The progress achieved to date in the field of environmental epidemiology of ASD has occurred despite significant challenges in exposure measurement.  To facilitate exposure measurement, Autism Speaks is funding the development and validation of a brief exposure questionnaire that was created by consensus by leading autism environmental science researchers that can be incorporated into a wide range of studies. Some remaining challenges include the limited amount and timing of collection of banked biospecimens.  Also, analysis of non-persistent chemicals in samples collected after diagnosis does not reflect exposures occurring during early development.  Consequently, many studies have relied on maternal recall of exposures, information available in medical records or various indirect methods of assigning exposures, such as using information about the known exposures associated with the residential location(s) where the mother resided during pregnancy.

These exposure assessment challenges are not unique to the field of ASD, and researchers in many other fields are working toward advancing exposure science. As these advances are made, it will be critically important to ensure that they are rapidly incorporated into ASD studies. Research on technologies to precisely monitor exposures in individuals, to accurately measure markers of exposure in banked blood and brain samples, and to consider the totality of an individual's exposures should be harnessed whenever possible to improve detection of environment-ASD relationships. Advances in the development and application of persistent biomarkers of exposure are especially needed so that analysis of current biospecimens can be used as a record for exposures occurring much earlier in development. Specimen banks such as newborn blood spots by some state governments, and cord blood or stem cells by commercial entities have tremendous potential for use in ASD research where they are available. Similarly, the development of biomarkers for exposure using strands from the often-saved first haircut, or using deciduous teeth may be worthwhile strategies for research investments.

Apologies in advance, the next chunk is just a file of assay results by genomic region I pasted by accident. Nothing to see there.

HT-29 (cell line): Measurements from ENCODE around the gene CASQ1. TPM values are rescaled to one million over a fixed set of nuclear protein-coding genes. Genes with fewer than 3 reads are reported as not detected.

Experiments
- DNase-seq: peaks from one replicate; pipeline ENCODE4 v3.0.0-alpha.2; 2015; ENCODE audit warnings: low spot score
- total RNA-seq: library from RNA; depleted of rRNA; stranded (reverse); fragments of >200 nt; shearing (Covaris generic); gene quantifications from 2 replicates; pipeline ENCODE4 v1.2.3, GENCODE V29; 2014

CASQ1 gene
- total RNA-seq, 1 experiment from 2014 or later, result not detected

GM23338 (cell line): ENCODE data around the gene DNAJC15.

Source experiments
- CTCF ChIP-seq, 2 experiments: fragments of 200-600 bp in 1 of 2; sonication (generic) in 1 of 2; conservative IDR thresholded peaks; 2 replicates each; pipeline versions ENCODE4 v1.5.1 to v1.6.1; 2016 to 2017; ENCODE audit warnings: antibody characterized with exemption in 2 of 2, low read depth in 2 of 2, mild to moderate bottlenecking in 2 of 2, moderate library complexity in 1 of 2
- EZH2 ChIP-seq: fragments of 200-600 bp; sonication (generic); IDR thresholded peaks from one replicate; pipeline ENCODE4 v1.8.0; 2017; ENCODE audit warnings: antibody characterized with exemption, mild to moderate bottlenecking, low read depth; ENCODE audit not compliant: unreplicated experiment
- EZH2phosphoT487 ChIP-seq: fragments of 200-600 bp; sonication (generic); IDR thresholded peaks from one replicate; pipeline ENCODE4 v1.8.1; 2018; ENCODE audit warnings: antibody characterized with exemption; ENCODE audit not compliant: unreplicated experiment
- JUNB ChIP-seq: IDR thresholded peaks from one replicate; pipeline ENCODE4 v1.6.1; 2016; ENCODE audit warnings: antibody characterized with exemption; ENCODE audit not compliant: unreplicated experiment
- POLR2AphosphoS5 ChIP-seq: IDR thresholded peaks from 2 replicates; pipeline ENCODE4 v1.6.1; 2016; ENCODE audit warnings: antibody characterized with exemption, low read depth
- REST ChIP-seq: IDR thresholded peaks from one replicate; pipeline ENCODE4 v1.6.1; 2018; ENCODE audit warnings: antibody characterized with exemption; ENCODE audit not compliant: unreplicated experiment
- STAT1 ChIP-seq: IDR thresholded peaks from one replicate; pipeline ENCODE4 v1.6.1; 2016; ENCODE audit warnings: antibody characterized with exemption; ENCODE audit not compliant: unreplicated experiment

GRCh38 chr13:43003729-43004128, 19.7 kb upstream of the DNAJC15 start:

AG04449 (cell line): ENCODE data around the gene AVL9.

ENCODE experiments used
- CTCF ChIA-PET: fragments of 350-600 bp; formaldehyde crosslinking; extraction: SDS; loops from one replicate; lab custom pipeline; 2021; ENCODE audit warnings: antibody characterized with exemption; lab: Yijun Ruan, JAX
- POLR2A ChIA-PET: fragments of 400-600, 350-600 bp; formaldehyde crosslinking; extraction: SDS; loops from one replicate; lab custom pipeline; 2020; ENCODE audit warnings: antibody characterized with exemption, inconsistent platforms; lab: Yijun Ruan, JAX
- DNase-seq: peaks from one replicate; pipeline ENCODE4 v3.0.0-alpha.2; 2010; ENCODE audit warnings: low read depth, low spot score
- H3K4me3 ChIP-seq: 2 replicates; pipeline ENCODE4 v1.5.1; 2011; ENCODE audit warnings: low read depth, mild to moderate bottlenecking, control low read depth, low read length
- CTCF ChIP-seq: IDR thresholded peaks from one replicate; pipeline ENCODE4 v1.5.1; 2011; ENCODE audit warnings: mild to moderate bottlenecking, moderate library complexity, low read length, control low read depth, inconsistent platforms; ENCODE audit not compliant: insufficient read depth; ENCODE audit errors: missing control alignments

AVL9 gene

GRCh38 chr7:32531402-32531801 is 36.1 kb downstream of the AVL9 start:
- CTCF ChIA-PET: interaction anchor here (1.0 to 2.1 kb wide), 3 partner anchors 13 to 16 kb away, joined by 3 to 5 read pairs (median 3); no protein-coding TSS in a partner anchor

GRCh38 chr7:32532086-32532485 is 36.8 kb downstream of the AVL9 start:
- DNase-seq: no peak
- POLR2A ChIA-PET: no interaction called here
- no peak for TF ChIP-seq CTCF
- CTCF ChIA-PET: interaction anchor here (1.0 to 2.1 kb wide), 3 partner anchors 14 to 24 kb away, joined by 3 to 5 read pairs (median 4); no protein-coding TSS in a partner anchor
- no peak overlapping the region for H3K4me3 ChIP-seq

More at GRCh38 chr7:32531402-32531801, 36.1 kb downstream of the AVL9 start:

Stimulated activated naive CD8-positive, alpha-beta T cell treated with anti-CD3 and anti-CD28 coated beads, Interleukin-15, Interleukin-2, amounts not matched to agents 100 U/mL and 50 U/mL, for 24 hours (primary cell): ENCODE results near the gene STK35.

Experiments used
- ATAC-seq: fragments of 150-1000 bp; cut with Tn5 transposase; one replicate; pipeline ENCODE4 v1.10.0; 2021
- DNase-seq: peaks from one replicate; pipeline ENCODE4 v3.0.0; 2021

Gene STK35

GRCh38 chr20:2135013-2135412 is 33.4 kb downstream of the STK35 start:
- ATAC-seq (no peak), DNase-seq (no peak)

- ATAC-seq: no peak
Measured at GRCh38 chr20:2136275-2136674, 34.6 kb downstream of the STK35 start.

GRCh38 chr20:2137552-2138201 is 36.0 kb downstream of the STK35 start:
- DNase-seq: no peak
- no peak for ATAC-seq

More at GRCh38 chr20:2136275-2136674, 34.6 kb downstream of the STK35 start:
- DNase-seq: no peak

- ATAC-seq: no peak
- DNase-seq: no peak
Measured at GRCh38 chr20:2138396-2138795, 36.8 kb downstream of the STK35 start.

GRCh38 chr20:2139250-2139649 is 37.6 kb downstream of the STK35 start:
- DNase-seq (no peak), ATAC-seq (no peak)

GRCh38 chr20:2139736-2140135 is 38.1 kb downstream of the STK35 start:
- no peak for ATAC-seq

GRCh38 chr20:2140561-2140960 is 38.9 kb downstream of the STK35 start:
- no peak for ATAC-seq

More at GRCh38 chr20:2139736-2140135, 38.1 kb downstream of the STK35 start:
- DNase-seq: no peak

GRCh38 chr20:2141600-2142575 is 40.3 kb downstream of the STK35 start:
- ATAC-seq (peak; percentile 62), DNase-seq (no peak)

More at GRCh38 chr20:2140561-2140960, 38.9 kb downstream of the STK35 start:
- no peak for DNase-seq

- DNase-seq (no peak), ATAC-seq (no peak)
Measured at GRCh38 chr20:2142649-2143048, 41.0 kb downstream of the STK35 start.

There are several additional areas where more work is needed to meet Question 3 objectives.  The first is use of animal models to explore gene-environment interaction.  As noted under Question 2, there are now a substantial number of genetic mouse models that  exhibit neuropathological and behavioral phenotypes that can be used to study ASD. Work on environmentally-induced models of ASD-like symptoms has been limited primarily to valproate and maternal infection, however, and there have been few efforts to use animal models to explore gene-environment interaction.  Another strategy that warrants attention is the systematic evaluation/screening of candidate exposures for their effect(s) on molecular pathways that have been implicated by ASD genetic studies. For example, a recent study reported that defects in topoisomerases (enzymes involved in DNA replication, repair and epigenetic changes) may contribute to ASD by virtue of their importance in the expression of extremely long genes, which are overrepresented among known ASD risk genes.80 This finding provides new leads for identifying exposures that may affect ASD risk through their impact on topoisomerase function. Further development and use of integrative bioinformatics tools that combine information about toxicants with the genes and pathways implicated in ASD provide another means for identifying and prioritizing candidate exposures for further study in ASD studies.

Finally, additional efforts are needed to address barriers to enrollment and retention of racially and ethnically diverse populations in order to ensure their representation in both epidemiologic and clinical studies. This information is critical for identifying vulnerable subgroups and informing public health prevention efforts.  Enhancing the overall diversity of study populations should also prove helpful in detecting environment-ASD associations, as groups underrepresented in clinical studies are often those with disproportionate exposures.

Overall, while many advances have been made in the past 5 years in autism genetics and the study of environmental risk factors, including studies that have confirmed mid-pregnancy as a key time point of vulnerability for development of ASD, much work remains to be done to identify additional contributors and fully understand their complex interaction. Communication between researchers in the autism field and in other fields will be essential in order for advances in exposure science and genetic studies of other disorders to benefit the autism field. In addition, it will be critically important to maintain investment in and build upon existing infrastructure including birth cohorts, networks and databases to accelerate progress, and to ensure that risk is studied in underrepresented groups, in both girls and boys, and in relation to such factors as socioeconomic background and geography.  A strengthened research base to address these issues will be essential to achieve the aspirational goal of discovering "causes of autism…that inform prognosis and treatments and lead to prevention/preemption of the challenges and disabilities of ASD."


Question 3 Cumulative Funding Table

IACC Strategic Plan Objectives 2008 2009 2010 2011 2012 Total